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CAS, you mentioned carving wood spirit walking staffs; I have carved literally thousands of these within the past 20 years. Although I have carved several different species for this subject matter, I have found the maple is one of the best and easiest to carve. The trick is that you must carve it green. Find yourself a nice straight maple sapling, about 1 1/4 to 1 1/2 inches in diameter. Do not let it sit fro more than a couple of days before starting. If you think it will take you several days to complete, then start immediately after cutting. Assuming your tools are nice and sharp, you will be pleasantly surprised - the green maple will carve like soap. After you are done, slather the stick with a 50/50 mixture of mineral spirits and boiled linseed oil. This will slow drying, and will increase the visual contrast between the bark and the exposed wood. It will also make the carved details pop. Maple bark has a sort of ashy grey look to it, but once you add the oil, it will turn dark brown. Once the oil has absorbed after a few days, apply a sparing coat of either satin poly or satin tung oil for a seal coat. It is my desire to make sure the final finish is not glossy and plastic looking, but a dull sheen instead.

Do not be concerned about splitting and checking - it will not. I have never had one in twenty years do this. Also, once it dries, it will get much lighter and will be rock hard. I carve these things in about 3 hours with a few half round gouges, a v-tool, and a long thin knife. Here is a sample (from my website):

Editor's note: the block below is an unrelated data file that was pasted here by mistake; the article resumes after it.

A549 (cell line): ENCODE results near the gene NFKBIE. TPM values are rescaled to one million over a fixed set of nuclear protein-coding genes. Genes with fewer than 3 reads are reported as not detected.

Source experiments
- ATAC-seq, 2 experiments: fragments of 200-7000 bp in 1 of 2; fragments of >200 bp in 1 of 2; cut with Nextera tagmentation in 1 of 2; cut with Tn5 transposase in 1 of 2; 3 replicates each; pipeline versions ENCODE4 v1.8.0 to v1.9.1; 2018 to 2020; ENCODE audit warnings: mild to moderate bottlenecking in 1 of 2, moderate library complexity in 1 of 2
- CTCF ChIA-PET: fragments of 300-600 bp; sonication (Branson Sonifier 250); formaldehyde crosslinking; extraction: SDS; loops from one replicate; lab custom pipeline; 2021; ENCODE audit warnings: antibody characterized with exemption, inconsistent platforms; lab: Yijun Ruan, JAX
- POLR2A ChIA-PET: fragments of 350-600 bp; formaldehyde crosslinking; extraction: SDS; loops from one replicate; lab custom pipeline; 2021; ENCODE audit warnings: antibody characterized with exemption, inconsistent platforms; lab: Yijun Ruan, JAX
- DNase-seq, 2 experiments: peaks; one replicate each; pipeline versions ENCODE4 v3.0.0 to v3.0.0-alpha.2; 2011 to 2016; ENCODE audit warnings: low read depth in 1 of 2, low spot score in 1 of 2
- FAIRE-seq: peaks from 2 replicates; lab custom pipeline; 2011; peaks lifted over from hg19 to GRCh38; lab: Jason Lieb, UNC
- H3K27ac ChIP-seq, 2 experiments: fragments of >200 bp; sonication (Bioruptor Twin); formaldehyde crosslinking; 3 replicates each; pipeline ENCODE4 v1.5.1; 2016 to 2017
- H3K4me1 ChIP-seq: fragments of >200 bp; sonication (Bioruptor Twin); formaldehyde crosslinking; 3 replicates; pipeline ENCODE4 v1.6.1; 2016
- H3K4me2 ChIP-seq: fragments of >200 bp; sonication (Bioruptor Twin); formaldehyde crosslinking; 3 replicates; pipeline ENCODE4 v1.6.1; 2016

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It certainly does not have to be that detailed to be nice - that is just something I've developed along the way. I don't think you should wait to try it. I think if you go get a maple stick, clamp it down on that table contraption you have and go nuts on it with your gouges, you will be delighted! Just practice all over it - you be surprised at how easy it is green. You will need a mallet, of course. Just my opinion - why wait?
 

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Thanks! You know, wood spirit sticks were the first thing I ever carved, so repetition is the keyword. I have done so many, that it is the easiest thing for me to carve. After a while you develop a "formula", and then you alter the formula in order to keep each one unique. Even then, they all look the same to me ; ) At this point point, I just dive into the wood. I do draw a few guidelines here and there occasionally if the wood has an unusual shape, or if I want the face pulled in a certain way. I probably have been doing that after the first twenty or so.

Years ago, when I did craft festivals (lots of sticks and folk santas), I used to attend the annual Irish festivals in Pittsburgh. All I did on those days was offer wood spirit sticks, and I would also demonstrate all day. The promoter would always set me up near the beer lines, so I had throngs of drunken Irish around me all day watching me work, buying my sticks, hanging on me and buying me Guinness drafts. I learned to carve fast and under pressure ( and drunk).

Good times.
 
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